Why do Leftovers Like Spaghetti Taste Better the Next Day?
I have often been told by my James that I should make spaghetti and lasagna and dishes like chili and then wait to serve them for a day. It's a great idea, but if I make spaghetti tonight for tomorrow night what in the world will we eat tonight?
From what I have read and understand its kind of like throwing a party. You know how the first hour is awkward? You have a gathering of all of your friends and they may not be friends with each other. At first everyone hangs out with who they know and mingle in little segregated corner mobs. That is until they have had a couple of drinks and the food is served. Now everyone starts to venture out of their own little safe friend cloud and see what the other components of the party have to offer. This is why leftovers taste so good!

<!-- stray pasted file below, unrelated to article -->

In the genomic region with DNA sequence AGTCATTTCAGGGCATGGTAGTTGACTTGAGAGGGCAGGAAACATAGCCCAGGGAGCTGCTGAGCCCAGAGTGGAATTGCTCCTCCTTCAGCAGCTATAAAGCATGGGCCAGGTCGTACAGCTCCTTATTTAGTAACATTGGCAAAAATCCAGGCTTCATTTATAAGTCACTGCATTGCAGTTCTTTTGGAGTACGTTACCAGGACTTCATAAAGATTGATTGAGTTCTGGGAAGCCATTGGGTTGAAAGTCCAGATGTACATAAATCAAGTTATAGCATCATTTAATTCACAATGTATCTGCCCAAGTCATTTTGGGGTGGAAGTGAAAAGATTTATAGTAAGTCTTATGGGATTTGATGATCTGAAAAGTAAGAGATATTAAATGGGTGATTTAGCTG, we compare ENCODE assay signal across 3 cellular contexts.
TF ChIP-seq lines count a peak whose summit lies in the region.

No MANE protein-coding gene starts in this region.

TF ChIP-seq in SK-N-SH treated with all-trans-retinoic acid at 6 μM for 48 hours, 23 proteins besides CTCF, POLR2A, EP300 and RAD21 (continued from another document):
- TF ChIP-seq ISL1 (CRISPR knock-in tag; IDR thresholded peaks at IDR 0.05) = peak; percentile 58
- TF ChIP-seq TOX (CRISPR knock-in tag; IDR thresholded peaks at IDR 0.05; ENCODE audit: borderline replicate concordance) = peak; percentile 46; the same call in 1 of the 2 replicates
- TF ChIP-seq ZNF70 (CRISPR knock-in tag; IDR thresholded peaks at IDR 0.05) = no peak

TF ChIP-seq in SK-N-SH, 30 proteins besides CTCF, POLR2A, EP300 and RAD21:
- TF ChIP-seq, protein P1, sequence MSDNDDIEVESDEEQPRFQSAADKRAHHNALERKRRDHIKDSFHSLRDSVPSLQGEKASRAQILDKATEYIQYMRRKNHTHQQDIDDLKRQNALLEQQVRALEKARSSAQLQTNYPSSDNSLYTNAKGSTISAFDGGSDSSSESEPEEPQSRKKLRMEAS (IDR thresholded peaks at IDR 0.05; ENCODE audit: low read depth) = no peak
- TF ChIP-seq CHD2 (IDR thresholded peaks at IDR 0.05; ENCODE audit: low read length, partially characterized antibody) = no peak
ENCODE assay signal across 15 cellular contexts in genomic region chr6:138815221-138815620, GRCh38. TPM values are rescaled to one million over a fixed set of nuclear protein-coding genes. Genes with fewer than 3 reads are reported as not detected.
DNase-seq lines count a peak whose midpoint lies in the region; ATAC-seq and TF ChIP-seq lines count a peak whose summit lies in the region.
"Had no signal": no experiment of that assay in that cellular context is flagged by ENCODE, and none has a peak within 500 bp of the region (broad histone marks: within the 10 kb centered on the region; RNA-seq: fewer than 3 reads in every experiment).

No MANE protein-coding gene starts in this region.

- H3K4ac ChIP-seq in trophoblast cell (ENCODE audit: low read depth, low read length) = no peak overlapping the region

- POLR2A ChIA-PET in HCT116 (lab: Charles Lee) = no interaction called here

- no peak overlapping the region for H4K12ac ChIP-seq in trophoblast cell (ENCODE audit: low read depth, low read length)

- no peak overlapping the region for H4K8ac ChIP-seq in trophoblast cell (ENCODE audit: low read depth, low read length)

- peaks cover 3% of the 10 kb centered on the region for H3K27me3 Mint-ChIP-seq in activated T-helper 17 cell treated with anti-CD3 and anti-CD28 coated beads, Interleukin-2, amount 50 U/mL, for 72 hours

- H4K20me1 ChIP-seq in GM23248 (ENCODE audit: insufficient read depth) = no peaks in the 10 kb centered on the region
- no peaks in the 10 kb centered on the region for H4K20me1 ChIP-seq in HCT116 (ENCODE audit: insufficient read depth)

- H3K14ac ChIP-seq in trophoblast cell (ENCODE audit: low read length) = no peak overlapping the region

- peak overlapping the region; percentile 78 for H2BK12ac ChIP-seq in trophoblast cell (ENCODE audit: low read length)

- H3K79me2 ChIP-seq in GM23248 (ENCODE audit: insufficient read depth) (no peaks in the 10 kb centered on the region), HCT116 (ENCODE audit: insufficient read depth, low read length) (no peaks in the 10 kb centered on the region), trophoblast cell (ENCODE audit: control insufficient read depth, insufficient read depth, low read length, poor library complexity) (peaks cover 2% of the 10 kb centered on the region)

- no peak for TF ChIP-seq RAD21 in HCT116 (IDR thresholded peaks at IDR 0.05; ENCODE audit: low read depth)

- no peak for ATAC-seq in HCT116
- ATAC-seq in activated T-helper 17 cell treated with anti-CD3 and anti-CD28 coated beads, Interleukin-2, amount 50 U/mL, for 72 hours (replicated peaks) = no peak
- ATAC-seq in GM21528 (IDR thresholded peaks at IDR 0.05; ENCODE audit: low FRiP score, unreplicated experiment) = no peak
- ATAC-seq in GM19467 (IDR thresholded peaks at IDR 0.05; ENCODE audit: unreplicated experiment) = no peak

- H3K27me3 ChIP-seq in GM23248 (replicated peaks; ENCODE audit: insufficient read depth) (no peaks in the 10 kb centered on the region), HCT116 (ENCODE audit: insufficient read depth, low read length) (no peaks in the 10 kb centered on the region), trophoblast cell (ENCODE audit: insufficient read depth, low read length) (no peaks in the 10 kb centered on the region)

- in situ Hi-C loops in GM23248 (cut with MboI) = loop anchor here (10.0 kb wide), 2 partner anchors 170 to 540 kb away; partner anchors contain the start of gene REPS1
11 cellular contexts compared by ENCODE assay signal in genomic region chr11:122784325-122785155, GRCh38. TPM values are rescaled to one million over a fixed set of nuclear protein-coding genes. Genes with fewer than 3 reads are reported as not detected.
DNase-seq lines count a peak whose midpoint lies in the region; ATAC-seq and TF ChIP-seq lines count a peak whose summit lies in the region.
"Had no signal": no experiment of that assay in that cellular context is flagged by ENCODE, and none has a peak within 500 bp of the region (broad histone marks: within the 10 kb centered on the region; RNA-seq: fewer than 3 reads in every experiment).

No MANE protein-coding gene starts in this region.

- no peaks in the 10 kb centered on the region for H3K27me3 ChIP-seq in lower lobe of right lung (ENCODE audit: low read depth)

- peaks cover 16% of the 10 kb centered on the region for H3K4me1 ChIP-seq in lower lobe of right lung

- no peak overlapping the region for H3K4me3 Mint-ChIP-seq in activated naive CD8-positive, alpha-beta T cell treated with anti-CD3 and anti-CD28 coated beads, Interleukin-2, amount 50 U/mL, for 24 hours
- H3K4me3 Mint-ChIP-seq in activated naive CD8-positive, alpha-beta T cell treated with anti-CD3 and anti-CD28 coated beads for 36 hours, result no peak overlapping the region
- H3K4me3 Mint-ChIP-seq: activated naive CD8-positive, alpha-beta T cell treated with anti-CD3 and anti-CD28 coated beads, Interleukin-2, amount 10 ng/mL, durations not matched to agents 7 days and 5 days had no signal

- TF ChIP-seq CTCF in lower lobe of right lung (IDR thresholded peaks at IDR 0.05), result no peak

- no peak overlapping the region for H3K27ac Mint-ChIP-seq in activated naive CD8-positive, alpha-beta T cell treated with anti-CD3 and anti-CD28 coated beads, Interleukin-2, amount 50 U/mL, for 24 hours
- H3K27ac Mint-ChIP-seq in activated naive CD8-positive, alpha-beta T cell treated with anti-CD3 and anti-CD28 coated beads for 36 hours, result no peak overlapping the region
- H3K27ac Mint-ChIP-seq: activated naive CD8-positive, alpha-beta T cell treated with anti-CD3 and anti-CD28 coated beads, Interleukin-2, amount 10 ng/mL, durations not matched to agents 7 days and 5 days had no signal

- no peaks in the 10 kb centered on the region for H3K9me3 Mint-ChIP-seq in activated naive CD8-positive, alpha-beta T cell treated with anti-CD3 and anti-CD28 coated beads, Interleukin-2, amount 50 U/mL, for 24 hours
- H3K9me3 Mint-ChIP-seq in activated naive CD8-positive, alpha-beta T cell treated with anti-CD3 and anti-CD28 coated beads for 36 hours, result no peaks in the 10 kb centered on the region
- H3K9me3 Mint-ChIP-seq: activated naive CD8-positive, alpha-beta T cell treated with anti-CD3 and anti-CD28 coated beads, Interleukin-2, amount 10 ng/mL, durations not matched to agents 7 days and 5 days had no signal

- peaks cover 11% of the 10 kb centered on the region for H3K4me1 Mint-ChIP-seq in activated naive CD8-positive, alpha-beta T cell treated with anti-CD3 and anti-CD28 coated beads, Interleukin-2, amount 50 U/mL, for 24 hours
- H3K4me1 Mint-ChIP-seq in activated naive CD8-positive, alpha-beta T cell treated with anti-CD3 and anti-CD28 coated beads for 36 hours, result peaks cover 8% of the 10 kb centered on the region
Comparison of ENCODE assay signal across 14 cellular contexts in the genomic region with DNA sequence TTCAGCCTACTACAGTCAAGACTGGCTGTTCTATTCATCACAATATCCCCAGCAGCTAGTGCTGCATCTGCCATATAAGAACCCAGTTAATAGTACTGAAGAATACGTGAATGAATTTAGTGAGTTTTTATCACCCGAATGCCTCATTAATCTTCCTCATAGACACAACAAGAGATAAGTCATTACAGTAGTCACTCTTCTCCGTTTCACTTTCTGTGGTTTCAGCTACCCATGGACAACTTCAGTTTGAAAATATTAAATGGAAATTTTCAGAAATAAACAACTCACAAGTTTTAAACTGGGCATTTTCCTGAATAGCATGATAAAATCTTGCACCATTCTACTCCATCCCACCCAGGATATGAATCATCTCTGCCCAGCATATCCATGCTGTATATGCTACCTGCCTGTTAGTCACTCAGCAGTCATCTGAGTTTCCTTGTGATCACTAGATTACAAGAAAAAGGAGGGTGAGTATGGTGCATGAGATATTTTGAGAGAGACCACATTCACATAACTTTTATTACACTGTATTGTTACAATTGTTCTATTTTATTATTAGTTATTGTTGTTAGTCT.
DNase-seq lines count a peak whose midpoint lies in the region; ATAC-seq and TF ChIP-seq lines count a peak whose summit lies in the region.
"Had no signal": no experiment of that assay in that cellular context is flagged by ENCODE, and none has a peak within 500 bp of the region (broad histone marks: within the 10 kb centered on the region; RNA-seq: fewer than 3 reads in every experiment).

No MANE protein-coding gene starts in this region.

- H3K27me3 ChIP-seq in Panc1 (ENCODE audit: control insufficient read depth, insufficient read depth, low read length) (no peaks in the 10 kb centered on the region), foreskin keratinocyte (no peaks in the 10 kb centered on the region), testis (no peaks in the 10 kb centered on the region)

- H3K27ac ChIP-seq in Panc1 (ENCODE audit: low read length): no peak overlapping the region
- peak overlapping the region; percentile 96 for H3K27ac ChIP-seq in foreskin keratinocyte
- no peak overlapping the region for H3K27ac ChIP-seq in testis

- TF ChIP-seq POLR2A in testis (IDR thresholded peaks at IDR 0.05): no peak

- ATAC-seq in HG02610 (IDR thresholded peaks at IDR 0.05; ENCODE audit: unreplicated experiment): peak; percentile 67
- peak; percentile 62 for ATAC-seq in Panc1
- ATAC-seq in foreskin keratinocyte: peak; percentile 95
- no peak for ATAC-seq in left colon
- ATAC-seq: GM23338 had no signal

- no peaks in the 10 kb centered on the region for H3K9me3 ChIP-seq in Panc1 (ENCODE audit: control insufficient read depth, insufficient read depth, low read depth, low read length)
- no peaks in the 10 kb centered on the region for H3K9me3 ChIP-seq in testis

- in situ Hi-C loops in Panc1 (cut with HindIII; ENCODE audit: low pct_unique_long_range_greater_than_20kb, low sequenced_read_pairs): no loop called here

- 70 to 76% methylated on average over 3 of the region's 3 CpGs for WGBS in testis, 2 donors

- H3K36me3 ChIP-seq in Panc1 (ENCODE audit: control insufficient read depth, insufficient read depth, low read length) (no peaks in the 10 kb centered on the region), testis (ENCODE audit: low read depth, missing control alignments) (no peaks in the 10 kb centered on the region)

Leftovers taste better the next day because there is a groovy relationship between say the garlic and the onions and peppers, but initially, well, they are just getting to know each other (like at the party), once they have a chance to hang out longer they grow closer. The seasonings, veggies and herbs do a "meeting" dance and by day two they are all entwined with each other making a louder noise than they did yesterday just hanging out in the corner by themselves. It's a flavor pack! Now the science behind it is relatively the same, but get's a little more in depth. As the ingredients hang out longer they interact with the dishes proteins and other elements and then its just a great big ole, um, okay, I'll say it-ingredient orgy! And that just creates flavor dancing on your tongue, but remember, just like with any party that goes too long, it all can turn on you, by day five your dishes ingredients are not likely friends anymore and can make you sick, by this time its time to toss it and start all over with a new ingredient party.